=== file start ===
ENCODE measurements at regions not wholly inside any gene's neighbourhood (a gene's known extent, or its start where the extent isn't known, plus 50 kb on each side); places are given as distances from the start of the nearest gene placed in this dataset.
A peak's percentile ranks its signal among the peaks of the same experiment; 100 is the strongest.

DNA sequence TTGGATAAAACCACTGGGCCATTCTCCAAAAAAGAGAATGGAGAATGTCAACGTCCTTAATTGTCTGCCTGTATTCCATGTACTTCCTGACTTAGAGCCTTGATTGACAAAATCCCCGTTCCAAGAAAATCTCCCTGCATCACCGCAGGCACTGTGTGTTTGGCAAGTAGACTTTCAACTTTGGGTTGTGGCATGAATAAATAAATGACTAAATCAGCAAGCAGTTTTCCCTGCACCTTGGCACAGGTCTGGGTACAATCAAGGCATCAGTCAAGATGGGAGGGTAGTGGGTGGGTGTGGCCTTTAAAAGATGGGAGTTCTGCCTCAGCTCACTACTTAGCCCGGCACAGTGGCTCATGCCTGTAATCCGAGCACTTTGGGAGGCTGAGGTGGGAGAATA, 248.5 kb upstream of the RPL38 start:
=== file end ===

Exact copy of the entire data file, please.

ENCODE measurements at regions not wholly inside any gene's neighbourhood (a gene's known extent, or its start where the extent isn't known, plus 50 kb on each side); places are given as distances from the start of the nearest gene placed in this dataset.
A peak's percentile ranks its signal among the peaks of the same experiment; 100 is the strongest.

DNA sequence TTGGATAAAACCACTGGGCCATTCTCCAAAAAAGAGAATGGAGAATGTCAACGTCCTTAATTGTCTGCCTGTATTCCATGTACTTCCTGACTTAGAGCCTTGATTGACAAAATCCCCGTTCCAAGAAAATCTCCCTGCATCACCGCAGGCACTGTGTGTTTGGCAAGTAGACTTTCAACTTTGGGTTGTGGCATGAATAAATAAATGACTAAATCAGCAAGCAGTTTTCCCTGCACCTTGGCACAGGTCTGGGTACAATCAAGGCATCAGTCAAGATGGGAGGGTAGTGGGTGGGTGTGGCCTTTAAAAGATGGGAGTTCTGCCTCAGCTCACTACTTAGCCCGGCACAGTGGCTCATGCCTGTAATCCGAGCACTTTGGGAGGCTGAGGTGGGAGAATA, 248.5 kb upstream of the RPL38 start: